I always had a secret dream to be a farmer.
Well, maybe not always. According to my mother, my first career aspiration was “flying nun,” but I do not remember this. Then, in high school, I read Sidney Sheldon’s “Rage of Angels” about a smart and sexy trial lawyer who had handsome, powerful men vying for her affections. That’s when I decided to go to law school. And I was determined to leave Iowa for somewhere far more urban, like New York or Chicago, just as soon as I was able.
But, still, as a child, I envied my cousins who grew up on a small farm outside the town where I was born. Although they complained about all of the chores, it seemed like such an idyllic lifestyle – eggs to be collected from the hen house, a new batch of kittens in the barn every few months, cows with soft noses to pet. (I even tried to ride a cow once, but that’s another story.)
I achieved the goals I set for myself in high school: I completed college and law school and took a job at a large Chicago law firm. I had an office on the 81st floor of what was then the tallest building in the world, the Sears Tower.
But life as a young urban professional was no Sidney Sheldon novel. I never got anywhere near a trial, and instead spent hours on end doing research in the library and reviewing documents in windowless conference rooms. The only guys I ever met, besides other miserable young attorneys, were cab drivers and pizza delivery men.
After four years of impossible billable hours requirements and seven-day work weeks, I had enough. I accepted a corporate attorney position that promised a much more reasonable schedule. It seemed like the perfect fit for me but for one catch – it was back in my hometown of Cedar Rapids, Iowa.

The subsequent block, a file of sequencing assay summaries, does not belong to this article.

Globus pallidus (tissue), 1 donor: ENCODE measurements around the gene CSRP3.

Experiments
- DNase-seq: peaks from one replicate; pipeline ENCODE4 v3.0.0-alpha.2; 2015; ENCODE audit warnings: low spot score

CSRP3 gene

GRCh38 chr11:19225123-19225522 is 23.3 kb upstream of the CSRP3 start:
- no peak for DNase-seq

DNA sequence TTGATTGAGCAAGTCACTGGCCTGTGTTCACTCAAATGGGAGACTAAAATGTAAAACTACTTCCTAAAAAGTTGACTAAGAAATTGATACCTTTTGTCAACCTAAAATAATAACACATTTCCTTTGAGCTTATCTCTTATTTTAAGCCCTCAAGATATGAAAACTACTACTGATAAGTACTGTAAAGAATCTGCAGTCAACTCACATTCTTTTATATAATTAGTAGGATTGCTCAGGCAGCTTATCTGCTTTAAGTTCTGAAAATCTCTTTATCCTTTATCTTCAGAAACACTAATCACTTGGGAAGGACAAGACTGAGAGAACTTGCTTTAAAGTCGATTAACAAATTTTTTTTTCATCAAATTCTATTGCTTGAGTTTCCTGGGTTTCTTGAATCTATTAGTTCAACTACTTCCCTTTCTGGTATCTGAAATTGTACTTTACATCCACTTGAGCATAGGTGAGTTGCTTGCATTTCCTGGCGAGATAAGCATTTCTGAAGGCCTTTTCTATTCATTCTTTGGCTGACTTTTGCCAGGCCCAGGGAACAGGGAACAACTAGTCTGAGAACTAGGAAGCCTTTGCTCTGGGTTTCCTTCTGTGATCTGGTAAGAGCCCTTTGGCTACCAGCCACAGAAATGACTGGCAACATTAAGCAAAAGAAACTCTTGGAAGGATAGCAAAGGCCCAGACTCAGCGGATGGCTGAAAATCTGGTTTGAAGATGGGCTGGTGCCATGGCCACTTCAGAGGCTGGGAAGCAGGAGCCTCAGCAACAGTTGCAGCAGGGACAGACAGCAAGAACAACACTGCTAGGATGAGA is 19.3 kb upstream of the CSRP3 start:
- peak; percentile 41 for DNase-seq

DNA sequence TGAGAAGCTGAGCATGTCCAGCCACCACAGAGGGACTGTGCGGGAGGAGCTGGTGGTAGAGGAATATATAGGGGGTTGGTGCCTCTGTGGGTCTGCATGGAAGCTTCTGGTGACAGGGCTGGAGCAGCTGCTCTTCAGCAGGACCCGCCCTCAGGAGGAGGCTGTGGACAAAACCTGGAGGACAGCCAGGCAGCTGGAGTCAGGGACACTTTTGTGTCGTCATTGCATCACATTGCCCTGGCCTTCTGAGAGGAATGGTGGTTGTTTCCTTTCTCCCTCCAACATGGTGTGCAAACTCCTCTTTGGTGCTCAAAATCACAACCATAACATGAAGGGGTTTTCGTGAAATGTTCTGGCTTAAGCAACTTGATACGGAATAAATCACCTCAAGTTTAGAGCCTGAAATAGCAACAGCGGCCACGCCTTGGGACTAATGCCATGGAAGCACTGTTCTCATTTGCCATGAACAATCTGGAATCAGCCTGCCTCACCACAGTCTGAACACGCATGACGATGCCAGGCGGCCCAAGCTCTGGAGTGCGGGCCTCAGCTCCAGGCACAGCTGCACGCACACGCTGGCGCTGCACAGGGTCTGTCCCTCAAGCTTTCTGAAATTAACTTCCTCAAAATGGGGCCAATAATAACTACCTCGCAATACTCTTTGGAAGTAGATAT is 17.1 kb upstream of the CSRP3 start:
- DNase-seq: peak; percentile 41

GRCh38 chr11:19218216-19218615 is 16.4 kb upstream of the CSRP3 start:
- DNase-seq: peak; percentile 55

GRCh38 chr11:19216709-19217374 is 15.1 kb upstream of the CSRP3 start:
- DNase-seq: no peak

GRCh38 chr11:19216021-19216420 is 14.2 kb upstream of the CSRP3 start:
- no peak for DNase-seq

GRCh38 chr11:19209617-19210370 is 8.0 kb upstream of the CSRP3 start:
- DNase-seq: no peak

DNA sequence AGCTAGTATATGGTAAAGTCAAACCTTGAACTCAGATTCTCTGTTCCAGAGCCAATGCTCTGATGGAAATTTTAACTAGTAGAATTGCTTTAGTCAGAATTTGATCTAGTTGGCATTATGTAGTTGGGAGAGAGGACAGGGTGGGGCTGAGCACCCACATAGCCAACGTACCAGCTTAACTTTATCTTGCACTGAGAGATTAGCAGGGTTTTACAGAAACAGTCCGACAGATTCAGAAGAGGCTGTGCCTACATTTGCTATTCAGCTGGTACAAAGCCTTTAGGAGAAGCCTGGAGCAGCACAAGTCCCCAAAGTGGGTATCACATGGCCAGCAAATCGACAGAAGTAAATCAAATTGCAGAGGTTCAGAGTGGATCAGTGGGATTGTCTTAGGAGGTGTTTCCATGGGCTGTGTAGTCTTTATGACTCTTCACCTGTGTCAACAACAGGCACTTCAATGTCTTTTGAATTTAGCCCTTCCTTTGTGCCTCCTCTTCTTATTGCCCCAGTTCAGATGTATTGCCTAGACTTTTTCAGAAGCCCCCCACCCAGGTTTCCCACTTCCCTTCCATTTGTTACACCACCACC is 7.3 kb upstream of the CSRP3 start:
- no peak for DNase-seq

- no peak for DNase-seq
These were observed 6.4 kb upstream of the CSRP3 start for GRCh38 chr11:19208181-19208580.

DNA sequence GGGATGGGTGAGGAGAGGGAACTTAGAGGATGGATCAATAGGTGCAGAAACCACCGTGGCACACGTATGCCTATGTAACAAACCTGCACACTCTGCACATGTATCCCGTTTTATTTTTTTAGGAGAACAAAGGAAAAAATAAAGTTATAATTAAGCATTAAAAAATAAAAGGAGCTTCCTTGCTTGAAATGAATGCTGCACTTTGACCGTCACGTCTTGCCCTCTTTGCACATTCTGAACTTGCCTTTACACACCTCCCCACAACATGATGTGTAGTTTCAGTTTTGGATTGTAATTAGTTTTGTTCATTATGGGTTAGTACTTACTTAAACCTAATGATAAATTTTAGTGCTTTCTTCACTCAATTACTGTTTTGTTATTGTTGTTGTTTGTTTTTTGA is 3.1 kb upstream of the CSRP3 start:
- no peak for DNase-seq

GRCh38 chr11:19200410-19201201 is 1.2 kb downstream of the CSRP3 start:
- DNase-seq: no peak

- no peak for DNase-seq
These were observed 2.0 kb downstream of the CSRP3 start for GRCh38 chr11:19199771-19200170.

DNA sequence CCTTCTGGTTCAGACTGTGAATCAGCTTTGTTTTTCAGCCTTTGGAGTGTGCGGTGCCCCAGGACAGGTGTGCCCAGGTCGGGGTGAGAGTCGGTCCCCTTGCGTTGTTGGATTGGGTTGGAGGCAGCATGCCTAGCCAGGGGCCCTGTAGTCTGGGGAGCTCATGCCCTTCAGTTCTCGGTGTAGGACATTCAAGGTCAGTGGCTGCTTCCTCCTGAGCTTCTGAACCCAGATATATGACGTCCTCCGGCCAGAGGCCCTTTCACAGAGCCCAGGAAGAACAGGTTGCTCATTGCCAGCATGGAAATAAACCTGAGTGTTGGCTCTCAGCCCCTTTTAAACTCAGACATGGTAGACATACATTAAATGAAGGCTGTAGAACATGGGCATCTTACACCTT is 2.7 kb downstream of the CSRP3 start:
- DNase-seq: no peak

I said goodbye to my friends and my adopted city and moved back home, determined to make the best of it.
I moved into an apartment with a balcony and planted a tomato plant in a pot. After years living amid skyscrapers and concrete, I liked having something growing outside my door, and when my friends came to visit from Chicago, I served fresh sliced tomatoes on bagels for breakfast.
The next year I bought a house with a postage stamp yard. Having my own little plot of land unleashed agrarian urges I did not know existed. I planted my first real garden in two 4×4 raised beds in the backyard and grew fresh vegetables like tomatoes, peppers, lettuce, and beans.
I got married and moved to a suburban subdivision where the streets are named after wildlife. With an acre of land at my disposal and a gourmet kitchen to cook in, my inner farmer cut loose. Each year the garden expanded as I grew more and more of the food that we ate.
Now that I’ve left my corporate law job to focus on my writing, my inner farmer is fully unfettered. My little suburban homestead features no less than a dozen different vegetable beds just steps outside my kitchen and a micro flock of hens. And I’ve come to realize that the benefits of growing my own food extend far beyond having access to fresh ingredients.
For one thing, who needs to get on the treadmill after spending a couple of hours shoveling compost? For another, I undoubtedly am adding years to my life with a vegetable-based diet. My food budget goes much further and my trips to the grocery store become less frequent when the garden is in full swing. And, in a pinch, a basket of beautiful garden produce and fresh eggs makes a great birthday present.
Yes, there have been some dark moments late at night when I’m facing copious amounts of tomatoes that need to be canned. Sure, my announcement that I was installing an “egg garden” in an old dog kennel in the backyard was met with some eye-rolling by my husband and neighbors. But I always have more than enough jars of tomato sauce to get us through the winter, and my three backyard chickens supply half the street with fresh eggs.
I’m still looking for a loophole in the homeowners’ association rules that would allow me to keep goats. (If anyone asks, Mabel, Hazel and Petunia are pets.)